Plus, if one is neurologically distinct, there just will be that adjustment problem.

That Bell Curve really does apply.....sigh.
If one if HFA/Aspie, plus high IQ (there is a correlation, for sure), then double indemnity. Plus that social awkwardness.
Yup - we're doomed.


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04 May 2008, 12:54 am

I'm sure 'gifted' has changed meaning lately - it used to just mean smarter than the others kids and getting bored in class, but it seems to be creeping towards meaning 'mild aspergers'. I can only judge from what I've seen and read on the internet (not always reliable), but I wouldn't be surprised if there's a continuum all the way from LFA to HFA, Aspergers and Gifted.


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04 May 2008, 7:09 am

Smelena wrote:
This is a topic I've been wondering about for a long time: giftedness vs Asperger's.

I have a friend whose son seem Aspie to me.

She's been discussing with me all the difficulties he's having at school, meltdowns, no friends, sensory sensitivity etc etc

I recommended she go to the clinic we go to see whether he might be Aspie.

A week later she came back and said she'd been doing some research on the internet and discovered her son is gifted. That the signs of giftedness include sensory issues etc. She's going to get her son IQ tested.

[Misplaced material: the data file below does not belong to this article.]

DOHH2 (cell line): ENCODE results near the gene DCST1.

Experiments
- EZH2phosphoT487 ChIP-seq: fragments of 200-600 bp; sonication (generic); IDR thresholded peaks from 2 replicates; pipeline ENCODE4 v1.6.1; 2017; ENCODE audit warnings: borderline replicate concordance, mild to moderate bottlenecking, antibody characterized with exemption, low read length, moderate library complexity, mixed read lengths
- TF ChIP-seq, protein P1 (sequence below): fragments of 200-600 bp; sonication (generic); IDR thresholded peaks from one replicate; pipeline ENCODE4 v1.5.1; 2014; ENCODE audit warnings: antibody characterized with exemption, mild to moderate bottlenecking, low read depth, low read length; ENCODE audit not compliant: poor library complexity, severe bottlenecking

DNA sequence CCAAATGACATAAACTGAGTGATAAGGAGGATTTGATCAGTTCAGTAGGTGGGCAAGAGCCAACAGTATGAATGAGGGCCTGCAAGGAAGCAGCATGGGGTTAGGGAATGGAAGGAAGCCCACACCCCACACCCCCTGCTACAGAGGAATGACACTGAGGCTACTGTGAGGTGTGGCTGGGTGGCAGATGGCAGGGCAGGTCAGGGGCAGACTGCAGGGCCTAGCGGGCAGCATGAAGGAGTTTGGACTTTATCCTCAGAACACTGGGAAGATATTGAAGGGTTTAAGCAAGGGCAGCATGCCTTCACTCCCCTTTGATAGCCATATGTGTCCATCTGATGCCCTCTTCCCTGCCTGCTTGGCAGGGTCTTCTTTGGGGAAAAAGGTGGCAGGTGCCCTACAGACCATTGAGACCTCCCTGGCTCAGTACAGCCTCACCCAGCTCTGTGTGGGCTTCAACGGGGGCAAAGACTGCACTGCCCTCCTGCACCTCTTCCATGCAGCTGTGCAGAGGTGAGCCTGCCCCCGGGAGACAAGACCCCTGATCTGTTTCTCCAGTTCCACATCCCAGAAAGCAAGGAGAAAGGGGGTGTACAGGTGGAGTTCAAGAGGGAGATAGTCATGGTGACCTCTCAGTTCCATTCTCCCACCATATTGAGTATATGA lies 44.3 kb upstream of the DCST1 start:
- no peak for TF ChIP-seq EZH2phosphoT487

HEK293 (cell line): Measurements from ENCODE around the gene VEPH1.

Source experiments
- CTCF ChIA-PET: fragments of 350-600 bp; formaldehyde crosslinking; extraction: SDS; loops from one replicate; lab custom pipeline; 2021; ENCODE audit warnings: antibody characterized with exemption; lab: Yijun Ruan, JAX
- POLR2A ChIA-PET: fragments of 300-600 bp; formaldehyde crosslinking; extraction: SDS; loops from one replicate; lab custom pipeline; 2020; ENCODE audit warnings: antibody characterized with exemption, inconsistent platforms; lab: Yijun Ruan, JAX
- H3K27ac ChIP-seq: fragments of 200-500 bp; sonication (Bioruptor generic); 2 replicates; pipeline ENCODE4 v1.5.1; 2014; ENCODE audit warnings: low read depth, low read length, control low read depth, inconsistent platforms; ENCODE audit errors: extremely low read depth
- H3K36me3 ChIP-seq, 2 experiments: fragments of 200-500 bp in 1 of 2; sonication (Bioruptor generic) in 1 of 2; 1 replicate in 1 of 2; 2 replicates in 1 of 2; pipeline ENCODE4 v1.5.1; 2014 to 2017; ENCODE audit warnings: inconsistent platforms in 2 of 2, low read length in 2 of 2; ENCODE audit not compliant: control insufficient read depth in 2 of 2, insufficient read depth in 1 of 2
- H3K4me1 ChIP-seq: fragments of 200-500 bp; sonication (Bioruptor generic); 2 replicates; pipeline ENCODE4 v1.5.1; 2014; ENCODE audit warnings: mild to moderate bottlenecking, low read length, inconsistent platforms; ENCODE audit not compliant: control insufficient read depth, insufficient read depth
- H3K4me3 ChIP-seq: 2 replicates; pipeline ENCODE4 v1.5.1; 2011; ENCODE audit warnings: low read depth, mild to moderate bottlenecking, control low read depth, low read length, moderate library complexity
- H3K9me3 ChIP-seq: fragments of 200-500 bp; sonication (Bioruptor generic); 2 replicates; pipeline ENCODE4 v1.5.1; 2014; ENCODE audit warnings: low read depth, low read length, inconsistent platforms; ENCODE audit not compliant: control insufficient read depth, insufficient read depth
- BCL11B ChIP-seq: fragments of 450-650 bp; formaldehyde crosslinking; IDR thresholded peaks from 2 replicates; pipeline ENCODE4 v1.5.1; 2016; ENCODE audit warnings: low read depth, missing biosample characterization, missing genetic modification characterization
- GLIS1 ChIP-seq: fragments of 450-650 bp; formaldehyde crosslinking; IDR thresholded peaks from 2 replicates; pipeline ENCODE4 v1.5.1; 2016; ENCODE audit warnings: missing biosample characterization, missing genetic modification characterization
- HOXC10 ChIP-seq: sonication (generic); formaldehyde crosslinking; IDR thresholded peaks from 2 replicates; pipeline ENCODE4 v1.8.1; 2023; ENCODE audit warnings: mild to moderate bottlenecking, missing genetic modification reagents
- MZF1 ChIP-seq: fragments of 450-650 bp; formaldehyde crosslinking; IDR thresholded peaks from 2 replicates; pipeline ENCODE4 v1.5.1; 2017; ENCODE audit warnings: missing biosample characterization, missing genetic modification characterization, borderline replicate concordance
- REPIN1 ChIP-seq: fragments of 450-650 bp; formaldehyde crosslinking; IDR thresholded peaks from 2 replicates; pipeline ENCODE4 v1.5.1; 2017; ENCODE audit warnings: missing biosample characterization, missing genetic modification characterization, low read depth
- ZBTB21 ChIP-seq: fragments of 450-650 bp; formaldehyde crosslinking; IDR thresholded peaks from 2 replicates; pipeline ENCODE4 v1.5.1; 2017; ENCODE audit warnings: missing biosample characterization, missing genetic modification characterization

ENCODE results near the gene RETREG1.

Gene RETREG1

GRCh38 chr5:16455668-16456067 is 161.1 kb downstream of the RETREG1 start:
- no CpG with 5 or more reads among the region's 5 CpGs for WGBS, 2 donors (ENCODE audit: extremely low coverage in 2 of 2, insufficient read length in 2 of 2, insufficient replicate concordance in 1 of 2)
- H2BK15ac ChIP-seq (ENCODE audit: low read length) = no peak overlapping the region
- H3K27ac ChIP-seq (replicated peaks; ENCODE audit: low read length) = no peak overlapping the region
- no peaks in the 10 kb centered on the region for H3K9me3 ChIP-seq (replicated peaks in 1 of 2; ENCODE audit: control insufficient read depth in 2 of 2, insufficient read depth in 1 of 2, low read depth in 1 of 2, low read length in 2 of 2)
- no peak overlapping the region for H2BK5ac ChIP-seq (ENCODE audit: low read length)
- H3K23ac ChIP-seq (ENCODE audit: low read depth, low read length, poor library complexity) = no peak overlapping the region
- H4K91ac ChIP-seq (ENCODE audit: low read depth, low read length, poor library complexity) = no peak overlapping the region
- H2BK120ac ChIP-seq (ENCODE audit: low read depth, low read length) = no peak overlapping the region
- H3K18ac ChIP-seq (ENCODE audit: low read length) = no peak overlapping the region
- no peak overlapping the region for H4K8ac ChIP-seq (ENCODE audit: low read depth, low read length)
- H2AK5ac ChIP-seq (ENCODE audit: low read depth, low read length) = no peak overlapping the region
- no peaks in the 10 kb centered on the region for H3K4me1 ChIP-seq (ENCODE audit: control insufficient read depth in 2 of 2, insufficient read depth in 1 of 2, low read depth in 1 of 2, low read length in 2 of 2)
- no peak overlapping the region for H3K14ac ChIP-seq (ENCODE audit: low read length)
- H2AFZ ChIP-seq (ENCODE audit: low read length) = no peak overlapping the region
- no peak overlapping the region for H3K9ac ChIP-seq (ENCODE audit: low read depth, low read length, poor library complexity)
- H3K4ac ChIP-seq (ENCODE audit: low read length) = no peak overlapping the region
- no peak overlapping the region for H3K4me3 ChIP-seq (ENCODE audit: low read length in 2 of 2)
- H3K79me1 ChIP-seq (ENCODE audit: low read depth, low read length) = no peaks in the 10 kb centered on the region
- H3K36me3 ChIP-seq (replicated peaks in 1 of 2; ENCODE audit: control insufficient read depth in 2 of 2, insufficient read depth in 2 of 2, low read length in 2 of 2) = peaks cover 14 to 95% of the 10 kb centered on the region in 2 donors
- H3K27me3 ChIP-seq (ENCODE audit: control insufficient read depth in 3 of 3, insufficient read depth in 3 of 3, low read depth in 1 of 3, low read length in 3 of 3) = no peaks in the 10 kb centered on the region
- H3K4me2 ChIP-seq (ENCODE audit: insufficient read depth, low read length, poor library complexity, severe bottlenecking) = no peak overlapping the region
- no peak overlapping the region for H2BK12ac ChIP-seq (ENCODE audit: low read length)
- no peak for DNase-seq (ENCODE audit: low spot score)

So is she in denial?

Is giftedness separate to Asperger's, or just undiagnosed Asperger's?

Helen


I fit almost every old programmer stereotype! WE fit almost every geek(The intelligent kind that works with computers, and sees odd dress as utilitarian, not a fashion statement) stereotype. Most of that fits the genius stereotype. THAT fits the old AS stereotype!

That is ESPECIALLY interesting, since I fit those stereotypes BETTER than I fit the male stereotype(Aggressive, interested in sports, reckless, physical, etc....) or even the human one (Backbitting, gossipy, out for ones self, sycophantic etc...) BTW I am a straight male.

Your friend might be right about her son, but gifted doesn't mean he isn't AS!



Last edited by 2ukenkerl on 04 May 2008, 7:18 am, edited 1 time in total.

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04 May 2008, 7:18 am

amaren wrote:
I'm sure 'gifted' has changed meaning lately - it used to just mean smarter than the others kids and getting bored in class, but it seems to be creeping towards meaning 'mild aspergers'. I can only judge from what I've seen and read on the internet (not always reliable), but I wouldn't be surprised if there's a continuum all the way from LFA to HFA, Aspergers and Gifted.